Making a demo as proof of concept

Collapse

Announcement

Collapse
No announcement yet.
X
 
  • Filter
  • Time
  • Show
Clear All
new posts

  • Making a demo as proof of concept

    First, I just want to say thank you for adding this section to DDP. Really glad to see there's a section for video game writing. So thanks.

    My question - do game developers respond better to a 'pitch' if you were to make a small demo as a proof of concept? Like a short film to show what a feature could be? Or is that a waste?
    I keep hearing pitching video game companies your story is damn near impossible.

    Thanks
    -FM

  • #2
    Re: Making a demo as proof of concept

    I have written on a few games (got one coming out next month) - but never pitched ideas to devs. The reason being - five years back, I'd recently finished work on a small indie cyberpunk RPG (Dex) and was then on a sci fi novel assignment with loads of amazing world-building and great cross-platform potential. I thought to ask my boss on Dex about pitching the book to game studios, seeing as Jan really knew the games business (and not just in Europe). Met him for dinner and this is what he said without hearing a word about the book (I was under NDA so couldn't disclose anything about the story or world):

    - That I probably shouldn't bother, as studios tend not to receive pitches from writers. The story, characters and world are such a small fraction of the overall experience and almost always need to be created around the gameplay rather than the other way around.

    - For this same reason, devs also wouldn't be prepared to pay much at all for the story - so I would need to be doing it for 'exposure' (not an awful idea for selling a screenplay, I suppose, if you're prepared to wait four years).

    - If you've written the next Harry Potter, that's different for obvious reasons.

    Just realised that's all I remember him saying on this matter - kind of wrapped it up.

    It sounds you might have a pitch for gameplay too, though - so, sure, have a go. And definitely the more visual stuff you can show the better. But make sure you know what you want from the studio, because they will most likely never have done a deal like this before (all their previous lore and narrative work would have been done in-house). Remember too that there is very little chance they'd give you any kind of job on the project without game writing/development experience (possibly a support/consultancy role developing lore and characters, maaaybe rewriting dialogue...). But who knows. Give it a try. After all, life isn't programmed (ermmm).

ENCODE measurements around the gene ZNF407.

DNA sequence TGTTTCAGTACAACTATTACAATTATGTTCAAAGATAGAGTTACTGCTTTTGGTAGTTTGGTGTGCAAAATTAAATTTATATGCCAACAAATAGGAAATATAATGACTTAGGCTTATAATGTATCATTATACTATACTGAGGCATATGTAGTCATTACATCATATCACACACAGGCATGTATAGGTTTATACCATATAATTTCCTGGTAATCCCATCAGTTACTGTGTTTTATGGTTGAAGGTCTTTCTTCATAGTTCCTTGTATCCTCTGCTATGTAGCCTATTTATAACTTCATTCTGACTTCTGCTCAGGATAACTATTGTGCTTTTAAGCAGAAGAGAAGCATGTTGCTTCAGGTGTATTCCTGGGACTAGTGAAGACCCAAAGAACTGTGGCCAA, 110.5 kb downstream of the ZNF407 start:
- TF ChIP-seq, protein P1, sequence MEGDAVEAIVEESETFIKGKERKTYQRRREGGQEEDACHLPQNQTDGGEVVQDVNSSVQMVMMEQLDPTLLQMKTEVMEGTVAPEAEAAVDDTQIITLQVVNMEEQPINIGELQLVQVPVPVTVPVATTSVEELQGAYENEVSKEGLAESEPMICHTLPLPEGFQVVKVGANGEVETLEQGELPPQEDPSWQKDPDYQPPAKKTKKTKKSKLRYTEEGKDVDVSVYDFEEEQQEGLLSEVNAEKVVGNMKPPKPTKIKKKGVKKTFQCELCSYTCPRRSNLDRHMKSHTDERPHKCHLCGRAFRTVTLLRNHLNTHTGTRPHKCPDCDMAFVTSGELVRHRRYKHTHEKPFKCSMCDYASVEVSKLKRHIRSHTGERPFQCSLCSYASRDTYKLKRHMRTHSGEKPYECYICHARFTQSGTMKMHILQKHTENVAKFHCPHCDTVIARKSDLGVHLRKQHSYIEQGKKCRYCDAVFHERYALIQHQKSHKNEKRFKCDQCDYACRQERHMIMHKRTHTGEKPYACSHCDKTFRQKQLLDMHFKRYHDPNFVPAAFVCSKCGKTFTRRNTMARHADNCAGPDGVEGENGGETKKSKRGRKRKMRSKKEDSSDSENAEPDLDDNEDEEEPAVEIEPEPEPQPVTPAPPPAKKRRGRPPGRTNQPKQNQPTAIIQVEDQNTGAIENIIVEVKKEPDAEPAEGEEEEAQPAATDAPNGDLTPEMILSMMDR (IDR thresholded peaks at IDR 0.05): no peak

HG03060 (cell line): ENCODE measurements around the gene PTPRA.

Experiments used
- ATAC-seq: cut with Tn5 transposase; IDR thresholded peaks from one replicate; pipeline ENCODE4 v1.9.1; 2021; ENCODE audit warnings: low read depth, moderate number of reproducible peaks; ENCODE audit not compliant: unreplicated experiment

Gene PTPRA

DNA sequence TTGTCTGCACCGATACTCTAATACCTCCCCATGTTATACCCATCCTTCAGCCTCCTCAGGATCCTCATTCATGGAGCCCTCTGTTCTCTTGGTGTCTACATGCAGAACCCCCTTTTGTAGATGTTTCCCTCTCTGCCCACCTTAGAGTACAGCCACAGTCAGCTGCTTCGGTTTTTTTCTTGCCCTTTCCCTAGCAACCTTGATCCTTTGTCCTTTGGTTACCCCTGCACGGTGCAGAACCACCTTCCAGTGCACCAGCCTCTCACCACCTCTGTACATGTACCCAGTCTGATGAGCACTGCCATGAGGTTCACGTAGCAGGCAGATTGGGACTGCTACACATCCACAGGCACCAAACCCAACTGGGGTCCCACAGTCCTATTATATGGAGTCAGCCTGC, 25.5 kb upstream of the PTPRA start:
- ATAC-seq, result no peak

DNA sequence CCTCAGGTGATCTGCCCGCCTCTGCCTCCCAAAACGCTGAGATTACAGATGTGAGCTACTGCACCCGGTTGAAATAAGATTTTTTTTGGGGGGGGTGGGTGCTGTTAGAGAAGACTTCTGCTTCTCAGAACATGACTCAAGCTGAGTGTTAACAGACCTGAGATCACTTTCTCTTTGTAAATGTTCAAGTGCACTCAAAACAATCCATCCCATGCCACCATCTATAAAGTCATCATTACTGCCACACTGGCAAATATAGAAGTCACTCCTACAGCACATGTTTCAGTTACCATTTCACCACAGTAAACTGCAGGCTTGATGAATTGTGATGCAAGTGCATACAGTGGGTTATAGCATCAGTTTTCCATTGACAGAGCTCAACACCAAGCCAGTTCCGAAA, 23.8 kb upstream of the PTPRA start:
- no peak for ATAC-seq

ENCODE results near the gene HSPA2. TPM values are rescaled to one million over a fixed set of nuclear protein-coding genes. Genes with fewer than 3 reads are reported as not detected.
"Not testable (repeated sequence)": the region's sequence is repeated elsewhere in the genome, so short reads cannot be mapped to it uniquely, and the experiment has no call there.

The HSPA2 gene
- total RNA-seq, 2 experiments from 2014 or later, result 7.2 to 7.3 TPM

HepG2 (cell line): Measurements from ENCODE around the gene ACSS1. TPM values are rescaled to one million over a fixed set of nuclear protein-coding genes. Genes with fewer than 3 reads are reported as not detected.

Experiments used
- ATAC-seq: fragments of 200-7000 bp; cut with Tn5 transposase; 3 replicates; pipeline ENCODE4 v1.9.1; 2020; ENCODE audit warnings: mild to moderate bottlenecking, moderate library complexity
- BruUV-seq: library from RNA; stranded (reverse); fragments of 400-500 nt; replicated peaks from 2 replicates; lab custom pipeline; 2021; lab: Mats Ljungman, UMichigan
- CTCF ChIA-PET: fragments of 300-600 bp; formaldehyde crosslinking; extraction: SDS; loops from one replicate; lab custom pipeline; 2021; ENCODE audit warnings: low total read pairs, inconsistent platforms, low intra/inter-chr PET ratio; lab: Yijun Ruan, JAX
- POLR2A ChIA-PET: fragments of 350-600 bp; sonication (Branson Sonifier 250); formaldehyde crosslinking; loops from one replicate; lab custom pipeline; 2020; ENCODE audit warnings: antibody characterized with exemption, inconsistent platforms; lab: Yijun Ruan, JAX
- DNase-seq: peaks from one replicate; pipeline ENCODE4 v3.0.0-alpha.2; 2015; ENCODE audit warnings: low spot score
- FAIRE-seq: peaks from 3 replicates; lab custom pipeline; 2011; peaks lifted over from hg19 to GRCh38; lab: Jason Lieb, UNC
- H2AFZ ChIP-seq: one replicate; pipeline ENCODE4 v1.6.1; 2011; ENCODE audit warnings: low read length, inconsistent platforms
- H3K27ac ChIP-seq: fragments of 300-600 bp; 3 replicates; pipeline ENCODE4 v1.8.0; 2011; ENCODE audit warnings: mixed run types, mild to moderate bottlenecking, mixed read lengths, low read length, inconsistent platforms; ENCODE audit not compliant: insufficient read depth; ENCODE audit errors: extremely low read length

Denouement re Jan - four nights after we met to discuss the above, he died from liver failure after taking some dodgy MDMA. He was just 26. https://www.kickstarter.com/projects.../posts/1397813 RIP Jan - one of the most talented people I ever worked for (and I was over 10 years his senior even back then).
    Last edited by muser777; 02-25-2020, 04:37 AM.

    Comment


    • #3
      Re: Making a demo as proof of concept

      Originally posted by muser777 View Post

      - That I probably shouldn't bother, as studios tend not to receive pitches from writers. The story, characters and world are such a small fraction of the overall experience and almost always need to be created around the gameplay rather than the other way around.

      - For this same reason, devs also wouldn't be prepared to pay much at all for the story - so I would need to be doing it for 'exposure' (not an awful idea for selling a screenplay, I suppose, if you're prepared to wait four years).

      - If you've written the next Harry Potter, that's different for obvious reasons.
      Yaaa, this all kind of makes sense, from the bits and pieces I keep hearing and noticing about trying to 'break in' into video games. I know Naughty Dog has a team or writers, but that may not be the norm.